43 results

In this episode of ICTJ’s podcast, São Paulo-based prosecutor Marlon Weichert provides an overview of how Brazil is dealing with the crimes of the past, through both criminal trials and a truth commission. [Download](/sites/default/files/ICTJ-Podcast-Brazil-Weichert-4-1-13.mp3) | Duration: 15:28 mins | File size: 10,870 KB

The global struggle against impunity relies on a frontline of national judicial systems willing and able to prosecute war crimes, crimes against humanity, and genocide. In this final podcast on complementarity, Phakiso Mochochoko, head of the Jurisdiction, Complementarity, and Cooperation Division of the International Criminal Court, discusses the role the court must play in supporting complementarity in practice. [Download](/sites/default/files/Mochochoko_ICTJ_Podcast_03202012.mp3) | Duration: 10:17mins | File size: 5.88MB

In this week’s podcast Michael Reed Hurtado, head of ICTJ’s Colombia program, discusses Colombia’s transition and ongoing conflict and how the films La Toma (The Siege) and Impunity reflect the processes he sees on the ground. [Download](/sites/default/files/Reed_ICTJ_Podcast_06052011.mp3) | Duration: 7mins | File size: 3.85MB

Uganda's first trial for war crimes committed by the brutal Lord's Resistance Army rebel movement is currently underway. To further ICTJ’s special podcast series on complementarity, we sat down with Justice Dan Akiiki Kiiza, head of Uganda's International Crimes Division, to discuss the progress and challenges of complementarity in the country. [Download](/sites/default/files/Akiiki_Kiiza_ICTJ_Podcast_02192012.mp3) | Duration: 09:44mins | File size: 5.57MB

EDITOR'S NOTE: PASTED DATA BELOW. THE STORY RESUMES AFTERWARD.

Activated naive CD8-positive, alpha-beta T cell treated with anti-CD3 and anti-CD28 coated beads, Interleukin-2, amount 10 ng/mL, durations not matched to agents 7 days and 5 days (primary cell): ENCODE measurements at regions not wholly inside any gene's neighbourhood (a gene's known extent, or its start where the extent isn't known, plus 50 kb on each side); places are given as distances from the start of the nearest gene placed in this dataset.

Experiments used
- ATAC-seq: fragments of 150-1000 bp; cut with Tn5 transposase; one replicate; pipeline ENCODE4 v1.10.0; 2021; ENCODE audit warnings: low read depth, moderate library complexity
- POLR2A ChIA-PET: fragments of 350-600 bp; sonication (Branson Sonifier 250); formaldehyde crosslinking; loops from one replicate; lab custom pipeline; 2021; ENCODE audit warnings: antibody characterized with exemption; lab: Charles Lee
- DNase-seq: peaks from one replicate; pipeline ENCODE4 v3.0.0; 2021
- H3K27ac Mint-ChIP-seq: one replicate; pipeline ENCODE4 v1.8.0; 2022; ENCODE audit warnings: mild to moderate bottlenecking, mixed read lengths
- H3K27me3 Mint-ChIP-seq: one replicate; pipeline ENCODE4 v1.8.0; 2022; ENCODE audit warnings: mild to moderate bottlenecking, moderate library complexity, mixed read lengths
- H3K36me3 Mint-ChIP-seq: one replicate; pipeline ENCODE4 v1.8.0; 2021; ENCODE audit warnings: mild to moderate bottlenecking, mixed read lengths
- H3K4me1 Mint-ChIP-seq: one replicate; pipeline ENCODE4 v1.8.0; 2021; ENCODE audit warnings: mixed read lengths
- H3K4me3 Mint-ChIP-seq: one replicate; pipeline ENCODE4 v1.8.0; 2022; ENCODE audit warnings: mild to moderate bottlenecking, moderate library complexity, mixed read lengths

Today marks the tenth anniversary of the formal end to Sierra Leone's brutal civil war. Binta Mansaray, registrar of the Special Court for Sierra Leone, discusses how having the court's proceedings based nationally enabled the inclusion of victims in the justice process and facilitated national capacity building. [Download](/sites/default/files/Mansaray_ICTJ_Podcast_01172012_2.mp3) | Duration: 11:00mins | File size: 6.36MB

The decision on reparations by the International Criminal Court (ICC) in the case of Congolese warlord Thomas Lubanga sets a historic precedent, but it should not be celebrated until victims in the Democratic Republic of the Congo (DRC) are fully compensated through an inclusive and participatory process. The Lubanga decision stated that reparations “go beyond the notion of punitive justice, towards a solution which is more inclusive, encourages participation and recognizes the need to provide effective remedies for victims.” Yet Ruben Carranza, director of ICTJ’s Reparative Justice program, is cautious about celebrating before the process is complete.

As part of an ongoing podcast series on complementarity, ICTJ speaks with Ambassador Thomas Winkler of the Danish Ministry of Foreign Affairs on the role of the Assembly of States Parties of the International Criminal Court in supporting the capacity of national court systems to address international crimes. [Download](/sites/default/files/Winkler_ICTJ_Podcast_02062012.mp3) | Duration: 9:01mins | File size: 5.15MB

In this podcast, Caitlin Reiger, director of international policy relations at ICTJ, and coeditor of Prosecuting Heads of State, discusses the phenomenon of accountability at the most senior level of government in the context of ongoing trials of Mubarak and Ben Ali and the calls to bring to justice current and former heads of state accused of human rights abuses. [Download](/sites/default/files/Masic_ICTJ_Podcast_07312011.mp3) | Duration: 7:27mins | File size: 4.56MB

In this edition of the ICTJ Forum, ICTJ's Paul Seils and Mohamed Abdel Dayem join Refik Hodzic for a discussion on the political turmoil in Egypt and the ongoing peace process in Colombia.

In the first ICTJ Forum, transitional justice experts discuss the upcoming peace negotiations between the Colombian government and leftist FARC rebels, the UN Security Council debate on accountability for crimes against children, the proposed ordinance on a Truth and Reconciliation Commission in Nepal, and the first report to the UN Human Rights Council by the recently appointed Special Rapporteur on transitional justice.